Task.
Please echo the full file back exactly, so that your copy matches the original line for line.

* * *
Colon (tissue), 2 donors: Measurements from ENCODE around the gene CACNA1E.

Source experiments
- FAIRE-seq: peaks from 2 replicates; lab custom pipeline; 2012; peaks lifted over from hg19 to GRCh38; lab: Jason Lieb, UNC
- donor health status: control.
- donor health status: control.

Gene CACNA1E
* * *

Colon (tissue), 2 donors: Measurements from ENCODE around the gene CACNA1E.

Source experiments
- FAIRE-seq: peaks from 2 replicates; lab custom pipeline; 2012; peaks lifted over from hg19 to GRCh38; lab: Jason Lieb, UNC
- donor health status: control.
- donor health status: control.

Gene CACNA1E